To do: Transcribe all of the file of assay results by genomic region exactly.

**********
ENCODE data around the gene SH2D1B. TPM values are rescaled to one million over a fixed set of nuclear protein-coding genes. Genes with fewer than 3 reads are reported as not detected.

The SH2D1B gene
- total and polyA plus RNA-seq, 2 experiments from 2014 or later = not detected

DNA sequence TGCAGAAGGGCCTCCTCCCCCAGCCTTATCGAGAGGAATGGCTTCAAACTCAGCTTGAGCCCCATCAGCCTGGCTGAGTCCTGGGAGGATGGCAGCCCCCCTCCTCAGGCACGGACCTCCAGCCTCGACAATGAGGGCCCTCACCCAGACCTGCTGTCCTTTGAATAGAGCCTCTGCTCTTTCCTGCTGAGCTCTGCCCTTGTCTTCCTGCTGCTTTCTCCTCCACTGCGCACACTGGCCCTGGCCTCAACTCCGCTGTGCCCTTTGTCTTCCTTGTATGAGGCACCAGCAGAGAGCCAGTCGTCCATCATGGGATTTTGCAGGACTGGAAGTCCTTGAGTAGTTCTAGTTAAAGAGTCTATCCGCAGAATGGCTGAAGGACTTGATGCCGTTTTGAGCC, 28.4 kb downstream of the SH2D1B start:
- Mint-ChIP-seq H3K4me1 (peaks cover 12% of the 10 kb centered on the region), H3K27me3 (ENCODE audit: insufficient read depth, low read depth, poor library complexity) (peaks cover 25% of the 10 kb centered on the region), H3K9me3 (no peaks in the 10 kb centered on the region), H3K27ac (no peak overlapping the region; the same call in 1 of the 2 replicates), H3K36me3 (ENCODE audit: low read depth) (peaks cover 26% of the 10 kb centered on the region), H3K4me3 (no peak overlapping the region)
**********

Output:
ENCODE data around the gene SH2D1B. TPM values are rescaled to one million over a fixed set of nuclear protein-coding genes. Genes with fewer than 3 reads are reported as not detected.

The SH2D1B gene
- total and polyA plus RNA-seq, 2 experiments from 2014 or later = not detected

DNA sequence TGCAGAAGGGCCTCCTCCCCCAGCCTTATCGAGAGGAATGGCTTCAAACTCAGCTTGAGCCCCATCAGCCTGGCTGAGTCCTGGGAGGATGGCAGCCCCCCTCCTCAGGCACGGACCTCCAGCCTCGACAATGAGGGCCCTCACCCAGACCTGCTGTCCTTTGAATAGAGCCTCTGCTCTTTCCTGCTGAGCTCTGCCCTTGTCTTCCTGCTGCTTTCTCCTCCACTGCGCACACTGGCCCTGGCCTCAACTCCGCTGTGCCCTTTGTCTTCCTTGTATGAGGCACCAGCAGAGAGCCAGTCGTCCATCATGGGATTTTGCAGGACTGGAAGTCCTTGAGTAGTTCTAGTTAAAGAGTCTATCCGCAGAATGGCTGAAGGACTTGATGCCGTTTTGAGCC, 28.4 kb downstream of the SH2D1B start:
- Mint-ChIP-seq H3K4me1 (peaks cover 12% of the 10 kb centered on the region), H3K27me3 (ENCODE audit: insufficient read depth, low read depth, poor library complexity) (peaks cover 25% of the 10 kb centered on the region), H3K9me3 (no peaks in the 10 kb centered on the region), H3K27ac (no peak overlapping the region; the same call in 1 of the 2 replicates), H3K36me3 (ENCODE audit: low read depth) (peaks cover 26% of the 10 kb centered on the region), H3K4me3 (no peak overlapping the region)